1Primarily and urgently CBC will campaign for the distinction between the so-called two stages of Hepatitis C Virus (HCV) infection to be removed. This unfounded distinction prevented around 80% of victims from claiming the small amount of financial assistance awarded in the Government review of January 2011.
At the same time, CBC shall continue to campaign for the following:
2A full judicial public inquiry, with all the power of the law to call upon those responsible for the disaster to give evidence under oath to determine who was responsible. Without this, it is impossible for Government to gain from lessons learnt and prevent similar disasters in the future.
Comprehensive, routine health checks and care that take into account the full range of health defects linked to HCV in addition to liver disease.
Provision of medical permit cards, enabling access to priority medical treatment in all aspects of healthcare, with assurance of funding for the best treatment options available. This should extend to all those infected with any disease through contaminated blood and/or blood products.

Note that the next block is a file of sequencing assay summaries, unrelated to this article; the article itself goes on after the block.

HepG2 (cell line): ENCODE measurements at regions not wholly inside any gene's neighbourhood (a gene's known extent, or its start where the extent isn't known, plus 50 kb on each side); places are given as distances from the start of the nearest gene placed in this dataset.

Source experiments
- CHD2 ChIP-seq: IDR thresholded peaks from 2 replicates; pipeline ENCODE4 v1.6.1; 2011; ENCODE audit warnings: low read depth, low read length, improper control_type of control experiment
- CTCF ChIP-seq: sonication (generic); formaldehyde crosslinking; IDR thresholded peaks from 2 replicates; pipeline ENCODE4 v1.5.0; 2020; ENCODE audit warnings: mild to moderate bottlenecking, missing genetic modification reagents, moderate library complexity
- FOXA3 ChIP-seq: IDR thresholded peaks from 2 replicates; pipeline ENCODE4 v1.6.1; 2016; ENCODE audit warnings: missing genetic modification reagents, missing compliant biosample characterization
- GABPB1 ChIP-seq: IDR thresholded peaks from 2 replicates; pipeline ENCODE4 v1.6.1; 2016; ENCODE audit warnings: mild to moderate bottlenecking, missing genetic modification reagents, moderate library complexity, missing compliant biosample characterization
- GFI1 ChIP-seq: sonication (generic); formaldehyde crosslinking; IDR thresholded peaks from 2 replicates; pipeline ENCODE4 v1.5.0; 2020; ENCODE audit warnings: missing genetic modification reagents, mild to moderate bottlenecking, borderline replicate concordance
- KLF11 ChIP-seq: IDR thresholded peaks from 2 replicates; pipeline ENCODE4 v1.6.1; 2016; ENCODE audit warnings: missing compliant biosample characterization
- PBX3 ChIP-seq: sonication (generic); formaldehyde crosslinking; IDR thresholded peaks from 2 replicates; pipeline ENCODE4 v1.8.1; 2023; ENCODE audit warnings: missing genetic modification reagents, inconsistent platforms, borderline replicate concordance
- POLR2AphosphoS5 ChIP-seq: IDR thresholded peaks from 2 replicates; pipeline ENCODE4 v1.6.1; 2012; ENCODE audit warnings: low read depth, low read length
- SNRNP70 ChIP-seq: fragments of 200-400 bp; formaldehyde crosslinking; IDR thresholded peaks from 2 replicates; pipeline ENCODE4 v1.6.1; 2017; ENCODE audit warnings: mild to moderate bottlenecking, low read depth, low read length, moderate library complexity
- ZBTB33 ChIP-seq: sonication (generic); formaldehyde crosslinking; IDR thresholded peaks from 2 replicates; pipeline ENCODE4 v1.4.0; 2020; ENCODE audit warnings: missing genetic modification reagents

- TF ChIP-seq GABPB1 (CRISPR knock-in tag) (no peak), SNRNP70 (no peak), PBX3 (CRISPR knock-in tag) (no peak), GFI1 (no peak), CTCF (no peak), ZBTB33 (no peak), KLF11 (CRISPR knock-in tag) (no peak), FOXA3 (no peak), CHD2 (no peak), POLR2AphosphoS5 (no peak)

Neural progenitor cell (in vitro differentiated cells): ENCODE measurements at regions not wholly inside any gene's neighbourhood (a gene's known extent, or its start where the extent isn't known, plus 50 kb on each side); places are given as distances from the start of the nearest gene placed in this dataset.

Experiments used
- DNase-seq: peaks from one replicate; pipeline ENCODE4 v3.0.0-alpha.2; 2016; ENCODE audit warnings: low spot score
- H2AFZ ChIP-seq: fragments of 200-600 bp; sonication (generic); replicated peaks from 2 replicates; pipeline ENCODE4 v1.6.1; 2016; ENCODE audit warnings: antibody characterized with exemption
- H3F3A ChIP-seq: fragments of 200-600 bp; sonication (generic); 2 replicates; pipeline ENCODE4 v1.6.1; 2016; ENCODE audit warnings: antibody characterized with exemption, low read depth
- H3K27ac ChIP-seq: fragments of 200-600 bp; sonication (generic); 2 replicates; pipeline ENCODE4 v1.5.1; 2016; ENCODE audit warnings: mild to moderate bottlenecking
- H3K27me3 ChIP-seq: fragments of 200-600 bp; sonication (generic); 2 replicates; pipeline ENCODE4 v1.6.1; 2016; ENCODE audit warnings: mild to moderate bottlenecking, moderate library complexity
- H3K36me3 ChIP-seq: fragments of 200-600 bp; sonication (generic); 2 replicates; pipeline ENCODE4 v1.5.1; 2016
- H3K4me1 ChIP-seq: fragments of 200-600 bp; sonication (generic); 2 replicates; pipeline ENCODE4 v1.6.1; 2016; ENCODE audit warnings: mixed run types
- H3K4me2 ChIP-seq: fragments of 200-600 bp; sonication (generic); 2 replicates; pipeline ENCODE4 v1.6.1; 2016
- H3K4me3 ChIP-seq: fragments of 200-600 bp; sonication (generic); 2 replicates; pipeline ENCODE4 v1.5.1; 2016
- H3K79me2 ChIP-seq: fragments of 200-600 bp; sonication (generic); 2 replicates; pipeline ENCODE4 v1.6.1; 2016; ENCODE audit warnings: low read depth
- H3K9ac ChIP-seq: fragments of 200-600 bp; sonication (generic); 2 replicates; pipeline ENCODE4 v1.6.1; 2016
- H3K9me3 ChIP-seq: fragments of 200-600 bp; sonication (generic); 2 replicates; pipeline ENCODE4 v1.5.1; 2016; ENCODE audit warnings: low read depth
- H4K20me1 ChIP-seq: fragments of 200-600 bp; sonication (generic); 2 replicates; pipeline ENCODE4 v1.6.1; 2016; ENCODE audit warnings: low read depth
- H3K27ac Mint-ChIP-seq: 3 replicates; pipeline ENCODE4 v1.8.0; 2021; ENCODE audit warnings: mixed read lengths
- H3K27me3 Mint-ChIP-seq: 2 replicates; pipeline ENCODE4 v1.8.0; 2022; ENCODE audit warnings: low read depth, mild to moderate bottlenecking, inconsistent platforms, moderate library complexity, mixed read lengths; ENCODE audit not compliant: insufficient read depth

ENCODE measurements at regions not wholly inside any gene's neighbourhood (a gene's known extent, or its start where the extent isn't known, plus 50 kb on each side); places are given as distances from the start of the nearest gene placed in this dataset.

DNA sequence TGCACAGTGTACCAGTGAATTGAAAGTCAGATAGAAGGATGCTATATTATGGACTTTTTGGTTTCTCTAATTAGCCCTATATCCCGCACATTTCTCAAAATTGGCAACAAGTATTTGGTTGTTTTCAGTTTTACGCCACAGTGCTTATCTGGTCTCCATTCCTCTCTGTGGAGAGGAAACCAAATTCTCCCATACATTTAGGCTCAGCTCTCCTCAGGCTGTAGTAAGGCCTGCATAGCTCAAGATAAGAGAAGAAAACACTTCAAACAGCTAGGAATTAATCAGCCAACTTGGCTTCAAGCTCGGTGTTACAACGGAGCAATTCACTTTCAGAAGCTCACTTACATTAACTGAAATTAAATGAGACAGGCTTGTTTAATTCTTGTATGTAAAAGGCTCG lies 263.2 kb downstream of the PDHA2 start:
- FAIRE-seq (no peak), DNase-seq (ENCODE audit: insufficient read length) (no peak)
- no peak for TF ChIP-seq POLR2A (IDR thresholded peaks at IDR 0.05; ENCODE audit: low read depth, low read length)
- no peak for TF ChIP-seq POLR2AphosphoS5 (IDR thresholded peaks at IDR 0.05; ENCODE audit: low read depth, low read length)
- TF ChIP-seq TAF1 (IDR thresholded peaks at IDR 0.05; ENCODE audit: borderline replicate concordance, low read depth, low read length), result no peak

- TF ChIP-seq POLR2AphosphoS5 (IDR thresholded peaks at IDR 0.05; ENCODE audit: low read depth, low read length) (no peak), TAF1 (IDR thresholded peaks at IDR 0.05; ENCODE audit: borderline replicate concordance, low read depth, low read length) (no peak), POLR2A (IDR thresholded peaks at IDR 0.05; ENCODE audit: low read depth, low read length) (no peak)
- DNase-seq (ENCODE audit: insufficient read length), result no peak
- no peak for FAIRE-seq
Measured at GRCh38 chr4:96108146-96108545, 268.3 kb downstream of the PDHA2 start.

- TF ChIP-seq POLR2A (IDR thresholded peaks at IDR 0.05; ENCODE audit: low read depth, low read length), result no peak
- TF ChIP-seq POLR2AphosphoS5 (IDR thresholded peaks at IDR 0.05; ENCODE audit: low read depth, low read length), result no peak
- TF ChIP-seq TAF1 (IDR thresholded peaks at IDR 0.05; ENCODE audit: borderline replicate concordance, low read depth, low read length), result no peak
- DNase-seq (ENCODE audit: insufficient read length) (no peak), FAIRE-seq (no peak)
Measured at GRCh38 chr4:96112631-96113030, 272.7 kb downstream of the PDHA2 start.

Full financial compensation for the suffering and financial hardship caused by infections contracted through blood and blood products - to be awarded to those infected, as well as any family members whose lives have been affected.
1It is crucial that the Government acknowledge the fact that hepatitis C is much more than liver disease ñ a fact confirmed in the research consulted by their own expert panel, but disregarded by the Government in the review. Most HCV sufferers are prevented from reaching their full earning potential, not necessarily because of liver damage, but because of the numerous extra-hepatic manifestations they struggle with. The two-staged criteria must be removed as a priority while we work towards our ultimate goal of full and fair compensation for all. Otherwise, future assessments will be based on that same, flawed criteria, leaving the ëstage oneí group continuing to struggle with financial hardship caused by their ill-health.
2One of the failings of both the Archer and Penrose Inquiries was that they did not have the jurisdiction to call upon all witnesses deemed necessary to establish the full truth. Furthermore, the Archer did not, and the Penrose will not, apportion blame, where failings were identified.